Losing Clients to Crowdsourcing Sites

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This article is a true story and mild-mannered rant about something that happened to me recently.

Basically, I was contacted by an American organisation to redesign their site. Now, the project was a little more complicated than average jobs, so the potential client (let’s call him Barry for this article) and I held a mini-video conference via Skype. After attaining all the details of the job, I set about compiling a quotation for Barry — and it took a while to do due to the complexity of the job.

Very Good. What Happened Next?

The day after I emailed the quote, I received an email from Barry thanking me for the quotation, but he was turning it down.

This is fine. This is okay!

That’s totally up to him. However, this wasn’t what riled me. He politely told me that he had decided to use a well-know crowdsourcing/competition site instead. Let’s call said site “66Designz” to avoid finger-pointing.

Well That’s up to him…So what?

Well, I was informed that my quote price wasn’t the problem. In fact, the organisation was willing to pay more for loads of ideas…this is what they were after.

If this wasn’t bad enough, I was then invited to then join the competition! I couldn’t believe it. I had several thoughts going through my mind: Do I present myself online as some kind of non-professional designer? Do clients think they’ll get endless design concepts from me for the prices I quote?

What I’ve learned…

This experience has taught me much about the mindset of potential clients — and how they may view my own working style. I often update my online Quote Forms, so I’m looking at ways to make it clear that only a certain amount of design concepts are provided in a quotation. If a client wants a gazillion concepts, I need to be clear that I’m not the designer for them!

I emailed the client, but then never heard back again. This is part of it:

Thanks for getting back to me. I’m a little disappointed with your decision, but not because you’re not hiring me, — it’s your choice. However, I’m disappointed that you’re going to use [“66Designz”] instead. This service is a “crowd-sourcing/competition website” which is quite unethical as many people (including myself) see it. This kind of business is putting hard-working designers out of business. 99% of the designers on [“66Designz”] effectively work for free (Spec Work).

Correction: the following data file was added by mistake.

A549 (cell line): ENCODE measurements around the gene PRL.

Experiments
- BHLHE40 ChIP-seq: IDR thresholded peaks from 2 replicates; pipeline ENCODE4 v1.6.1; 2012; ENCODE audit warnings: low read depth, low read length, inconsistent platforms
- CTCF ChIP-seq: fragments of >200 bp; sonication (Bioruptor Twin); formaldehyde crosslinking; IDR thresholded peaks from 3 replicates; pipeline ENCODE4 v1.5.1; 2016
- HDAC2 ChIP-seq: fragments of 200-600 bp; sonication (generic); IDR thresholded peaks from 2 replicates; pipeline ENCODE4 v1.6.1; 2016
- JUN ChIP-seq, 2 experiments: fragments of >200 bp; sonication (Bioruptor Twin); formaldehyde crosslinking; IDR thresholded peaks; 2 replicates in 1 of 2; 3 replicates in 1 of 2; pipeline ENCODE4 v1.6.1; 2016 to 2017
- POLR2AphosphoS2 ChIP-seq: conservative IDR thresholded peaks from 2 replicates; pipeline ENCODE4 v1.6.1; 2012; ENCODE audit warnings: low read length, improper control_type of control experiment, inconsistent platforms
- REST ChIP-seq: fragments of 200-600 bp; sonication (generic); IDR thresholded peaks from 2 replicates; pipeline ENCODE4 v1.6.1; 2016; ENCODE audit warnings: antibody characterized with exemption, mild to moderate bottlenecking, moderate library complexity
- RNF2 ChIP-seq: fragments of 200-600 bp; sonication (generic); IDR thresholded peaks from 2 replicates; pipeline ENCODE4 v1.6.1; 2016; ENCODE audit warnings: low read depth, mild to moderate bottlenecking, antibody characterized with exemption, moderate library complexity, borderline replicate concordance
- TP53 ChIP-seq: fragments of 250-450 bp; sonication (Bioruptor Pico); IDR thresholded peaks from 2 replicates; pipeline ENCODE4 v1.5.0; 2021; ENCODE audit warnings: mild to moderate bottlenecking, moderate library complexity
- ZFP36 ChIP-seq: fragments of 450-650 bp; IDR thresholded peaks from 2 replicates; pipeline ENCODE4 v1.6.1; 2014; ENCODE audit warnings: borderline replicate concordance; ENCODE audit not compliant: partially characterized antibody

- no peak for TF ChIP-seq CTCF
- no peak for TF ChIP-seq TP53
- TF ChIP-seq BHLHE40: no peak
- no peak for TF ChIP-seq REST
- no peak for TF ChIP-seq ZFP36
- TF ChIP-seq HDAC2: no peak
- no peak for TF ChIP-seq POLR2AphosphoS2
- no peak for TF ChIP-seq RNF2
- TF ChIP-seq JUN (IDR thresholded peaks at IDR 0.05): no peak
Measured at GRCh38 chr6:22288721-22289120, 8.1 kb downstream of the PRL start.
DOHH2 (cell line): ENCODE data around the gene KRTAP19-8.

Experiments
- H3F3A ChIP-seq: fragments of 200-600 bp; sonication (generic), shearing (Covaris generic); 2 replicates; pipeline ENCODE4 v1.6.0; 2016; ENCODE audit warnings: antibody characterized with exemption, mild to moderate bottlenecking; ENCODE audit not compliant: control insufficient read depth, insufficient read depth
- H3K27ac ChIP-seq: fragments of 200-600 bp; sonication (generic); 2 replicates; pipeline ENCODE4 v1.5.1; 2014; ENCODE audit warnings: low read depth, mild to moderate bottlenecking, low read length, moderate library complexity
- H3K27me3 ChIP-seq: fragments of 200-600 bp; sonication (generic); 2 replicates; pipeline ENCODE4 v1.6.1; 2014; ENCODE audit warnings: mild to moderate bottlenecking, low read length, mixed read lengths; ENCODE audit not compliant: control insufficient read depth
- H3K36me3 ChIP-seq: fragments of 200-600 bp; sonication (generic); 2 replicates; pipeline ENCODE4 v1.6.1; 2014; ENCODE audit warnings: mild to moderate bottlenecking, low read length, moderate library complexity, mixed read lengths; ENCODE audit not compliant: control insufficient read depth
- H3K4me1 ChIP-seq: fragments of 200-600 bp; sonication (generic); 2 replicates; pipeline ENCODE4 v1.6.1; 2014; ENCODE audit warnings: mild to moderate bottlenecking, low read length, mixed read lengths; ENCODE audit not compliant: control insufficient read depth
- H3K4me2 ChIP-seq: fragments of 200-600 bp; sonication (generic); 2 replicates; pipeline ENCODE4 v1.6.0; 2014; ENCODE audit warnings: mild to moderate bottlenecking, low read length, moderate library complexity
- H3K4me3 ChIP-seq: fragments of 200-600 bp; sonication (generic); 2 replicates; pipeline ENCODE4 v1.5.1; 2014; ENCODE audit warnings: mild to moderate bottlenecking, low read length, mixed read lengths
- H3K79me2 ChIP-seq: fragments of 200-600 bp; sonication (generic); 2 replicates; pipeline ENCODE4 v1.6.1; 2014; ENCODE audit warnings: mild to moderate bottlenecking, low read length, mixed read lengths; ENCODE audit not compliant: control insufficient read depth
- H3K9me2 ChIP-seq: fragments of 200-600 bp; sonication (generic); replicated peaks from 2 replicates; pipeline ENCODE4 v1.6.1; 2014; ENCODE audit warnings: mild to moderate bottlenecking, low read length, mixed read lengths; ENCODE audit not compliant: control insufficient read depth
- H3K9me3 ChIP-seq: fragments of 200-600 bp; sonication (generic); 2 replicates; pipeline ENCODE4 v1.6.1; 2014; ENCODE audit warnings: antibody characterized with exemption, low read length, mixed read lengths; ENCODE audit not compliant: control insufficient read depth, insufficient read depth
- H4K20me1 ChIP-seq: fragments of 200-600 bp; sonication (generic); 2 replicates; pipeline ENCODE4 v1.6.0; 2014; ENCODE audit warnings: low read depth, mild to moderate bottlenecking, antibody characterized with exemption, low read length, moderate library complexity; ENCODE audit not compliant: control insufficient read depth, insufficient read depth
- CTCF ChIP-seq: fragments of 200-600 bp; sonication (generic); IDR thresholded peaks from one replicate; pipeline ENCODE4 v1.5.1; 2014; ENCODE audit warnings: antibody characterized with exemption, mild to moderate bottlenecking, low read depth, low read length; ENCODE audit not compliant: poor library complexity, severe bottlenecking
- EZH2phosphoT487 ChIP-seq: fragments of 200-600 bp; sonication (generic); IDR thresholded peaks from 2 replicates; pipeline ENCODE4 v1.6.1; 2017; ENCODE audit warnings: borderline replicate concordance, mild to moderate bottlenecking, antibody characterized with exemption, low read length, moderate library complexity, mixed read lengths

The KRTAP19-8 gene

Using this service is not that dissimilar to hiring 100 plumbers to come to your house to fix a major water leak. All the plumbers work on the pipes for hours on end, and then only one gets paid!

So no, I won’t be competing in the competition.

Don’t worry, the email ended with pleasantries, but I don’t think our business ethics match. There was a time a few years back when I signed-up to a crowdsourcing/competition site to see what the new ‘fuss’ was all about. I had no work on at the time. but it didn’t take me long to recognise my mistake. I did make some money through a contact I made on the site, but needless to say I experienced first hand how unethical the site was. I left shortly after joining never to return!

With this experience in-mind, I can see how uneducated clients can make the same mistakes. In the case of ‘Barry’, I don’t blame him for wasting my time and I hope his project is completed by a professional. However, I will be looking into minimising time wasted on quotes for ‘Window Shoppers”in the future.

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What do you think about crowdsourcing/competition sites. Like myself, have you ever lost-out on a project due to them? Please leave your comments below…

Resources

No-Spec.comSpec Work and Crowdsourcing, when will they ever learn?

Taprootcreative.comWhy Crownsourcing Your Brand is Bad

1106design.comWhy Crowdsourcing Book Cover Design is a Bad Idea

Futurelab.netWill Agencies Suffer Death by 1,000 Cuts through Crowdsourcing?

LogoDesignLove.comSpecWatch on design contests

Wired.netTwitter Paid $6 or Less for Crowdsourced ‘Birdie’ Graphic

21 thoughts on “Losing Clients to Crowdsourcing Sites”

  1. Ray Vellest
     · 

    You’re not the first professional designer to bring the subject into discussion, and probably will not be the last. David Airey, also another great professional designer, had mentioned receiving similar outrageous propositions.

    Sadly, I foresee crowdsourcing growing in the design industry. The business model is absurdly attractive for a huge percentage of clients who have the false impression of getting a lot for their money.

    However, who work in the professional creative industry know very well how professional design can influence in a business results. So, if the client takes his business seriously, I’m certain he will look for professional design.

  2. Andrew Kelsall
     · 

    Ray → Oh yeah, I’ve the horror stories, too! I thought I’d take my turn to write my own for a change, hehe.